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Category: Randolph Bourne

“It is a mistake to suppose that intellectuality necessarily makes for suspended judgments. The intellect craves certitude. It takes effort to keep it supple and pliable. In a time of danger and disaster we jump desperately for some dogma to cling to. The time comes, if we try to hold out, when our nerves are sick with fatigue, and we seize in a great healing wave of release some doctrine that can be immediately translated into action.” – Randolph Bourne, “The War and the Intellectuals”

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“The modern State begins when a prince secures almost undisputed sway over fairly homogeneous territory and people and strives to fortify his power and maintain the order that will conduce to the safety and influence of his heirs. The State in its inception is pure and undiluted monarchy; it is armed power, culminating in a single head, bent on one primary object, the reducing to subjection, to unconditional and unqualified loyalty of all the people of a certain territory. This is the primary striving of the State, and it is a striving that the State never loses, through all its myriad transformations. When the subjugation was once acquired, the modern State had begun. In the King, the subjects found their protection and their sense of unity. From his side, he was a redoubtable, ambitious, and stiff-necked warrior, getting the supreme mastery which he craved. But from theirs, he was a symbol of the herd, the visible emblem of that security which they needed and for which they drew gregariously together. Serfs and villains, whose safety under their petty lords had been rudely shattered in the constant conflicts for supremacy, now drew a new breath under the supremacy that wiped out this local anarchy. King and people agreed in the thirst for order, and order became the first healing function of the State. But in the maintenance of order, the King needed officers of justice; the old crude group-rules for dispensing justice had to be codified, a system of formal law worked out. The King needed ministers, who would carry out his will, extensions of his own power, as a machine extends the power of a man’s hand. So the State grew as a gradual differentiation of the King’s absolute power, founded on the devotion of his subjects and his control of a military band, swift and sure to smite. Gratitude for protection and fear of the strong arm sufficed to produce the loyalty of the country to the State.” – Randolph Bourne, “The State”

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“The normal relation of States is war. Diplomacy is a disguised war, in which States seek to gain by barter and intrigue, by the cleverness of wits, the objectives which they would have to gain more clumsily by means of war. Diplomacy is used while the States are recuperating from conflicts in which they have exhausted themselves. It is the wheedling and the bargaining of the worn-out bullies as they rise from the ground and slowly restore their strength to begin fighting again. If diplomacy had been a moral equivalent for war, a higher stage in human progress, an inestimable means of making words prevail instead of blows, militarism would have broken down and given place to it. But since it is a mere temporary substitute, a mere appearance of war’s energy under another form, a surrogate effect is almost exactly proportioned to the armed force behind it. When it fails, the recourse is immediate to the military technique whose thinly veiled arm it has been. A diplomacy that was the agency of popular democratic forces in their non-State manifestations would be no diplomacy at all.” – Randolph Bourne, “The State”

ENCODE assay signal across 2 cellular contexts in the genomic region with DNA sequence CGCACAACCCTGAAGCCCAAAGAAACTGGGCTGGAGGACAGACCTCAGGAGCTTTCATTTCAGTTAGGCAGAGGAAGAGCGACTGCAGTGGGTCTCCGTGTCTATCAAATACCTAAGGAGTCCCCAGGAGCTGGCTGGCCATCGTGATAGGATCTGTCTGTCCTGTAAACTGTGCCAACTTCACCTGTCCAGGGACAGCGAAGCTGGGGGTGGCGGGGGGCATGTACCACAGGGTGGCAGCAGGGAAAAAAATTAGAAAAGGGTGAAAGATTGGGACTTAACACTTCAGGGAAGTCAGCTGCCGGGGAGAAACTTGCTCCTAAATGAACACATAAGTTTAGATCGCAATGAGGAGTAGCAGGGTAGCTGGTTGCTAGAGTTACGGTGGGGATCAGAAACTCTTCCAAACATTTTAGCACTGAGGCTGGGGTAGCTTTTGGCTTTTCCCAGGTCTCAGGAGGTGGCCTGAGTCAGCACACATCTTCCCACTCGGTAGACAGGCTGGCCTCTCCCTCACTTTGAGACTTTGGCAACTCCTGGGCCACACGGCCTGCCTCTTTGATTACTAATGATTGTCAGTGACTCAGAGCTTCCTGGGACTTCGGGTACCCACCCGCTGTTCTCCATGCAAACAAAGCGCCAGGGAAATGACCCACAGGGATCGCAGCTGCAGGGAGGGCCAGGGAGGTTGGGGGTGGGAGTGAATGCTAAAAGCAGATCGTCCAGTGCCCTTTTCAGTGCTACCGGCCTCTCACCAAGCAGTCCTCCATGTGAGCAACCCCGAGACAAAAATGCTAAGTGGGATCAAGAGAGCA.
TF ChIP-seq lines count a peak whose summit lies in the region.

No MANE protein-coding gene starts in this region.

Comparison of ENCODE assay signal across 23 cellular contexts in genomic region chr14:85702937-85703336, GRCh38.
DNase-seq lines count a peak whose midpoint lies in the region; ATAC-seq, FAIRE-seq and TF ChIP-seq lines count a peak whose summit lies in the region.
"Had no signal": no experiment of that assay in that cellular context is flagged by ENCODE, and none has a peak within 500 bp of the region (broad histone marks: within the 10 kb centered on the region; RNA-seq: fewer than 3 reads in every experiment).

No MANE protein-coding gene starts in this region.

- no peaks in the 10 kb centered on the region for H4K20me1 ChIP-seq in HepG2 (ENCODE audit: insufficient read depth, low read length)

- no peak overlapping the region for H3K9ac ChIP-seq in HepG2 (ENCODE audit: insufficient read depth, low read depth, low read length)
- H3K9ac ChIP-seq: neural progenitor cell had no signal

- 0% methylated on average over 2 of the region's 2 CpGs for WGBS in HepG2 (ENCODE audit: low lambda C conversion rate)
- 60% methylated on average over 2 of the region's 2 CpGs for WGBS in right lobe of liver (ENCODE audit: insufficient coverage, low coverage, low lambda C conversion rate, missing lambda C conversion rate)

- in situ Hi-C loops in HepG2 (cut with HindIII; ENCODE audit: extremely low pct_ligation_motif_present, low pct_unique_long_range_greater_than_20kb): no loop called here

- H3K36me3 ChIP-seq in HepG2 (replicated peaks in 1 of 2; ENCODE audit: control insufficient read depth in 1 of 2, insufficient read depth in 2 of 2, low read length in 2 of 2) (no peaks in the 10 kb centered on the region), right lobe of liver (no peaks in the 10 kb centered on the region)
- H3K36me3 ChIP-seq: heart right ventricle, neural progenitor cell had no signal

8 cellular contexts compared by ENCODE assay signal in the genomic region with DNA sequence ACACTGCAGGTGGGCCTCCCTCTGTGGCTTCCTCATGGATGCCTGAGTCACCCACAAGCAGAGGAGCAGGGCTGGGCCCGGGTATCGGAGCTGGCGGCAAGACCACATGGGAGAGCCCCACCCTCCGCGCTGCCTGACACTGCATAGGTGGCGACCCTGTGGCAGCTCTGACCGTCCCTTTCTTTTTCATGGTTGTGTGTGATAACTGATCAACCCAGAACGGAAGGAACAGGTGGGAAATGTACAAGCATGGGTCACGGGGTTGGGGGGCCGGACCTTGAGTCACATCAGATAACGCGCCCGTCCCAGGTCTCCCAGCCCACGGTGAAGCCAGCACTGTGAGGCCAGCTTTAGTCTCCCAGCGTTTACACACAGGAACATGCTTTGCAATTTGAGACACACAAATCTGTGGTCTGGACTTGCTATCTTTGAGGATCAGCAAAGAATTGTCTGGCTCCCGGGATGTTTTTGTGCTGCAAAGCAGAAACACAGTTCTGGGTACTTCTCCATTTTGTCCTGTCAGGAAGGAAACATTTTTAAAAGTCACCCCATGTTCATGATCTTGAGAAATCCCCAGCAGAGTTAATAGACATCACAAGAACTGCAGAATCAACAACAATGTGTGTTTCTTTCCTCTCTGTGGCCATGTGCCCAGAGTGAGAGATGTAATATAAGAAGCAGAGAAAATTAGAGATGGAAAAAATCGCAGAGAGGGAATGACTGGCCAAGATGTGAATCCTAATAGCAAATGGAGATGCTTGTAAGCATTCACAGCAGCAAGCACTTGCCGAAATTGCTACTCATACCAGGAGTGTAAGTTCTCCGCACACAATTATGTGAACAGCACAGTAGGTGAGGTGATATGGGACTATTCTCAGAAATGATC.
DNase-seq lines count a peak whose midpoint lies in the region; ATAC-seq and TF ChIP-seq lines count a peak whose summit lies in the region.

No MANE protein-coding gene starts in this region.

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“A people at war have become in the most literal sense obedient, respectful, trustful children again, full of that naive faith in the all-wisdom and all-power of the adult who takes care of them, imposes his mild but necessary rule upon them and in whom they lose their responsibility and anxieties. In this recrudescence of the child, there is great comfort, and a certain influx of power. On most people the strain of being an independent adult weighs heavily, and upon none more than those members of the significant classes who have bequeathed to them or have assumed the responsibilities of governing. The State provides the convenientest of symbols under which those classes can retain all the actual pragmatic satisfaction of governing, but can rid themselves of the psychic burden of adulthood. They continue to direct industry and government and all the institutions of society pretty much as before, but in their own conscious eyes and in the eyes of the general public, they are turned from their selfish and predatory ways, and have become loyal servants of society, or something greater than they—the State.” – Randolph Bourne, “The State”

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